I knew April would be eventful, but while I was caught up with work and studies, I didn’t expect it to end this fast. I tried to savor it as much as possible, traveled to lovely places, and did a lot of reading. I also did my best to stay on top of both my studies and work, but the former proved to be more challenging than the latter. I will share my struggles and triumphs with you in this blog post, and hopefully, you will also read the lessons I have learned this month.
I sank my teeth into my DipTESOL studies—why else would I spend 6 hours on average or more on a single assignment? Yet, studying hard isn’t paramount to studying smart. Obviously, because I scraped through the last couple of assignments. I won’t lie: it dented my confidence and caused me to doubt my capacity.
At some point, I wanted to throw in the towel. I wanted it to be over—I wanted some normalcy in my life again. I wondered how on earth I could pass the exams when I could barely pass the assignments. While I have plenty of time to work on assignments, I won’t be allotted the same amount of time during the exams. It was a soul-crushing revelation.
I know I shouldn’t let my tutors’ feedback get to me—they are there for my growth after all. However, taking a demanding course might take a toll on one’s mental health and self-esteem. At some point, I thought, “Well, I am not a good teacher according to a lesson plan I created—then what have I been all these years? A scarecrow?”
I might have struggled with my studies in April, but work has been smooth. My classes have been great so far, and there are so many active students this year. My colleagues are supportive, and there are new additions to our school. I am learning a lot from everyone around me, including my students!
I also feel that I have improved in planning more effective lessons, anticipating problems, and creating solutions. I spend less time creating lesson plans because I got used to the level of my students and (kind of) know what they need. All thanks to my course! I also noticed that I have been learning a lot even though I don’t get satisfactory grades for my assignments.
Lastly, I have a new private student who was recommended to me by a mutual friend. We started our lessons two weeks ago, and his mother sent me a message yesterday saying, “My son says he has learned a lot from you within two weeks and is excited to continue learning.” This comment from my student’s parent offset the feedback I received in the course!
April was a hectic but also an eye-opening month. Overall, it was full of valuable lessons and experiences. I want to share them with you, but keep in mind that they aren’t universal truths—these experiences and lessons are based on my life. What works for me doesn’t necessarily need to work for you.
Lesson #1: It is true that the more we live, the more we learn. However, I believe it depends on how willing we are to learn and apply it to our daily lives. One can learn a lot from a course, but that doesn’t mean much unless it is put into practice. And being older isn’t tantamount to wisdom for the same reason. My younger colleagues do great right now and get wonderful results because they never stop learning, which brings us to lesson 2.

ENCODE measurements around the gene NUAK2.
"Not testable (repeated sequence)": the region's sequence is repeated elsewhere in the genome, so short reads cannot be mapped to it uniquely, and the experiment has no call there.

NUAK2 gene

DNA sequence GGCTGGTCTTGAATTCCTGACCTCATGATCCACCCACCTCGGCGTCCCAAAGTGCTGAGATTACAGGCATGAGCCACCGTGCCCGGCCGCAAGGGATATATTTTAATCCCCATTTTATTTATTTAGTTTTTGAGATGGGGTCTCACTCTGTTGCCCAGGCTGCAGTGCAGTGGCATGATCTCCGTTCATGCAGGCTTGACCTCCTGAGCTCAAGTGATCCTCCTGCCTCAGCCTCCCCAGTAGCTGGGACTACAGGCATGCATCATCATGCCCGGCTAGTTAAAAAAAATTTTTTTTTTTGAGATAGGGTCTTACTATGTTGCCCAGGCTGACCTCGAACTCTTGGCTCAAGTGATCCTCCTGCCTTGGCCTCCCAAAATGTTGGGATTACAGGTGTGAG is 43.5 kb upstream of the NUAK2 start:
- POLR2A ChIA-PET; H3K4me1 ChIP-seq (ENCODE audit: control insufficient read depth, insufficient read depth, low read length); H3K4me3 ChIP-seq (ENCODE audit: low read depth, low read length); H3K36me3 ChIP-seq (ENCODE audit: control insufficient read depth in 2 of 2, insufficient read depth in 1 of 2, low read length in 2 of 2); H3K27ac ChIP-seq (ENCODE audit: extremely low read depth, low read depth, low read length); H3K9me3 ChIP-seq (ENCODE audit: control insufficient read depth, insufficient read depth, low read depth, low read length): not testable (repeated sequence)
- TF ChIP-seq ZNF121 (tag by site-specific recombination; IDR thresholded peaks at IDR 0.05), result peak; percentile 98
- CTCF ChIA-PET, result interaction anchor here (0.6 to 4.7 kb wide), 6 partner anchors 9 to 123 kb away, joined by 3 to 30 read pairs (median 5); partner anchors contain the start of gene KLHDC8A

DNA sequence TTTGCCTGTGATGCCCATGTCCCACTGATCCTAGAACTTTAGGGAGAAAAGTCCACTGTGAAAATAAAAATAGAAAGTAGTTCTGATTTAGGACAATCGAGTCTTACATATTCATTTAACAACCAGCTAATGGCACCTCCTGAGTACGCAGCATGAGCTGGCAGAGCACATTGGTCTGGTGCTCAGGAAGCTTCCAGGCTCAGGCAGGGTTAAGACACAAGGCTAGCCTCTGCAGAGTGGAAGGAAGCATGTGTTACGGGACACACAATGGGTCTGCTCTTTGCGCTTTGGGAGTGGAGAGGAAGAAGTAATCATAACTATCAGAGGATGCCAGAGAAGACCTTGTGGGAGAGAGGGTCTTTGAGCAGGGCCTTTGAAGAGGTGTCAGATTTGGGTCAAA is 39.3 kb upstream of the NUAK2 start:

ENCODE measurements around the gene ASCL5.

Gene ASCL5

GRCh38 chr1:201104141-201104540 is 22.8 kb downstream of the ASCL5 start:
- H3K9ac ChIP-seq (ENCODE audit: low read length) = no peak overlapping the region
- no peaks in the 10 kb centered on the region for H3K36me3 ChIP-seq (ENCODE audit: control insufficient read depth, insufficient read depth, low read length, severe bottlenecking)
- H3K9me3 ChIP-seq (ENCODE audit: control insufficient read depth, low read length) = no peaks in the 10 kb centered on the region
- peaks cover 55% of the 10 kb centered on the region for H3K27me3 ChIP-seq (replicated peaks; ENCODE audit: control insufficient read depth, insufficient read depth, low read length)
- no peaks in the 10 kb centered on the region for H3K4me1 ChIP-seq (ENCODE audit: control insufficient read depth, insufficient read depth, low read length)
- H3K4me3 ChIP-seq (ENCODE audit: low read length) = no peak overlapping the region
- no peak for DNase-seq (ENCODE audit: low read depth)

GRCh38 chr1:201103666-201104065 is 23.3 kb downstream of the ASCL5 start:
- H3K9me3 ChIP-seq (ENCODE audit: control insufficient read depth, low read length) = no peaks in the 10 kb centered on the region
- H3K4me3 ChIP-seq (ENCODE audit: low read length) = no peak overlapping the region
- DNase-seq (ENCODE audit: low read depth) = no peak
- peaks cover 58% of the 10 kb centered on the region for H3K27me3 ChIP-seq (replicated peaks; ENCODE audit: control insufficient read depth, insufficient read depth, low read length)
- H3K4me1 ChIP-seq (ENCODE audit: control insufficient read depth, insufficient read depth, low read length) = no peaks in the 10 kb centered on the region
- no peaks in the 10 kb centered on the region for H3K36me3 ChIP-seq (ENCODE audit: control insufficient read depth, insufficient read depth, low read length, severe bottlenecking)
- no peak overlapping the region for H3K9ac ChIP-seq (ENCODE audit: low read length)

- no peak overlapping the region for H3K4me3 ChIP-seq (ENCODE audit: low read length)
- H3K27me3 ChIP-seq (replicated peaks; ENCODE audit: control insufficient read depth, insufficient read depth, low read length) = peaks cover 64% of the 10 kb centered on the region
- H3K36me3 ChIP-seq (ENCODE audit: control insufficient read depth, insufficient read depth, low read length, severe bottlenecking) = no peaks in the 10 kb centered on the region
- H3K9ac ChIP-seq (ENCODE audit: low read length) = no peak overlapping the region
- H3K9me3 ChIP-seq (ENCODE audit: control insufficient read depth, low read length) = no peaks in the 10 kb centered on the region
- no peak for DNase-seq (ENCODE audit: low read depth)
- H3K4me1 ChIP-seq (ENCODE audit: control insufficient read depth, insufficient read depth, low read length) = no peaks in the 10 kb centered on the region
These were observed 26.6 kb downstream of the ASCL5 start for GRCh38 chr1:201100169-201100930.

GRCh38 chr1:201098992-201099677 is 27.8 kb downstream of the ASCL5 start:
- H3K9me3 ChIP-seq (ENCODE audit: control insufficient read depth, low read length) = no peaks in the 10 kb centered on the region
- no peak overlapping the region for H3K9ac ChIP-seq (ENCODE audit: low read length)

Lesson #2: The biggest mistake one can make, in any context, is to stop learning. Just because one has been doing the same job for several years doesn’t mean this person knows it all. There is always something new we can learn, and once we stop learning, we yield to our ego that says, “You are great at what you do! Don’t let others make you feel like you still have something to learn!”
Lesson #3: People can’t get better at anything unless they practice it because the theory itself isn’t enough to be good at something. We can read countless books on how to ride a bicycle, but can we actually ride a bicycle unless we try our hands on one? I have been dreading my teaching practice in May, but I know practicing is the only way to expand my horizons and receive feedback.
Lesson #4: One needs to learn how to tolerate feedback and embrace it for personal and professional growth. If a qualified person tells you that you are doing something wrong, you should pause for a second and think about it instead of reacting. I have learned this hard way—I know my teachers aren’t out there to get me. They are there to help me become a better teacher.
Lesson #5: No matter how successful we are, we still need people to share our triumphs with. Studying is a solo activity, but learning doesn’t have to be a lonesome journey. We need people to confide in, vent to, and learn from. I don’t have many people to rely on during my studies, but the ones who are there for me, I am eternally grateful to them.
How was your April? Stay awesome wherever you are!
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